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9

Well, it depends how you define "distinct fundamental particle". If you insist that Wigner's classification is what defines a particle, i.e. "particle = irreducible unitary representation of the Lorentz/Poincare group", then the photon is two particles, as you say. But, more commonly, we do not look at the particles like this - particles arise as the ...


1

All the other answers that "no, there is no triggering event, it just happens, quantum mechanics is like that" are perfectly right. But let's look at the experimental evidence for these answers. Yes indeed, there is considerable experimental evidence that heavily falsifies the idea that there is a triggering event. This evidence is the statistical ...


0

Consider a particle in a box, but where the box has a thin wall, and the energy level outside the box is lower than that inside. (This is, e.g., a neutron in an unstable heavy nucleus.) Follow the development of this wave in time. It will tunnel out eventually to the lower energy state and propogate away. From this, you can see that the decay is always ...


2

An " intuitive" approach is to consider that in QM, the exact location of particles doesn't exist. They're all probability waves, and you never have a 100% chance to find a particle in exactly one place. So for unstable nuclear atoms, the probability function of the protons and neutrons are smeared out even further. There's a significant non-zero ...


13

As the other answers state, the individual nuclei have a probability of decay and this happens randomly, as they sit there. You are correct though in wondering about a trigger, because at the atomic level that is exactly what happens with lasing, induced-emission = induced-decay. Spontaneous decay is random, controlled by the quantum mechanical individual ...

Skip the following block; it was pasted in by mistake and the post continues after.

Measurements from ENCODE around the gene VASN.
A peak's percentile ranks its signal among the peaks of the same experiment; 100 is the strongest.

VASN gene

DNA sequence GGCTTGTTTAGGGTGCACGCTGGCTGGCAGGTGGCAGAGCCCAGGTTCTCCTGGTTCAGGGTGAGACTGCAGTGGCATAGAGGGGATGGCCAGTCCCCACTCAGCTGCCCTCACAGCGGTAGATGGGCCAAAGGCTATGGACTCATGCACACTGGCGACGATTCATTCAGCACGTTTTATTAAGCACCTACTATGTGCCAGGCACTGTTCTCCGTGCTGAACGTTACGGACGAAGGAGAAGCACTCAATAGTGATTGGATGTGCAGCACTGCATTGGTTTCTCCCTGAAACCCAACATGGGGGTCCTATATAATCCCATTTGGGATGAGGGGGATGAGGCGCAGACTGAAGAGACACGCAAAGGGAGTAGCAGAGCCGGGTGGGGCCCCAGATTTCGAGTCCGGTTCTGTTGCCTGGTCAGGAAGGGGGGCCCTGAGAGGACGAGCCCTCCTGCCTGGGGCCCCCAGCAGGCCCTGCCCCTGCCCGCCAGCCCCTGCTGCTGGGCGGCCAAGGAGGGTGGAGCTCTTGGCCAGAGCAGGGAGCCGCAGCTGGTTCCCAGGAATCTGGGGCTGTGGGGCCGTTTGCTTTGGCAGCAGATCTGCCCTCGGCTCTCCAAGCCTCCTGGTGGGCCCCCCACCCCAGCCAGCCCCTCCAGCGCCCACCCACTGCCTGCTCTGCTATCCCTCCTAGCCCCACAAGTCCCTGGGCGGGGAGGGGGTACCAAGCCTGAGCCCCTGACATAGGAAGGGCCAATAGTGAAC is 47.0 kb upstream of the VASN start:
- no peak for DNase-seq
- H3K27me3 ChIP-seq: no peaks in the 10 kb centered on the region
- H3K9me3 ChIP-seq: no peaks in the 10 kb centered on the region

10

There really is none. Unstable elements (and unstable elementary particles) can decay into a less energetic state. However, each kind of decay depends on a quantum mechanical process, this is tunneling for $\alpha$, a virtual $W^\pm$ for $\beta$ or a transition from one nuclear shell to another for $\gamma$. Now these underlying processes can be strongly ...


6

Nothing happens! It's random! The nucleus is in an unstable state, and unstable states have a certain small probability to decay within a given amount of time (how small depends on the nucleus). There's not much else to it! Sometimes decay can be stimulated but the type of decay you're talking about is truly random.


0

Is this related to electroweak symmetry breaking and the Higgs field? Yes. There is a particular mixture of the $W^0$ and $B$ bosons that propagates freely in the Higgs field condensate; this freely propagating state is the photon. Why are mesons (hadrons) mentioned?? There was a time when the weak intermediate vector bosons were referred to as ...


2

Atoms are a small building blocks of matter, but not the smallest. Atoms are made up of electrons, protons, and neutrons. Electrons are (as far as anyone has been able to tell) honest-to-god point particles, i.e. they have no further internal constituents (I'm not saying they don't have spin or that they can't be described by wave functions, etc., just ...


1

Are you arguing that because particles come in pairs - particle and anti-particle - then there should be an even number of massless particles? If so, the argument fails because the photon is its own antiparticle i.e. there is no antiphoton.


0

Electrons, protons, neutrons as well as their antiparticles are able to receive and to emit photons. The photon exchange is possible between each of this particles and antiparticles and this does not change the properties of photons. Once emitted photons are the linear propagation of energy in the form of a oscillating electric and a oscillating magnetic ...



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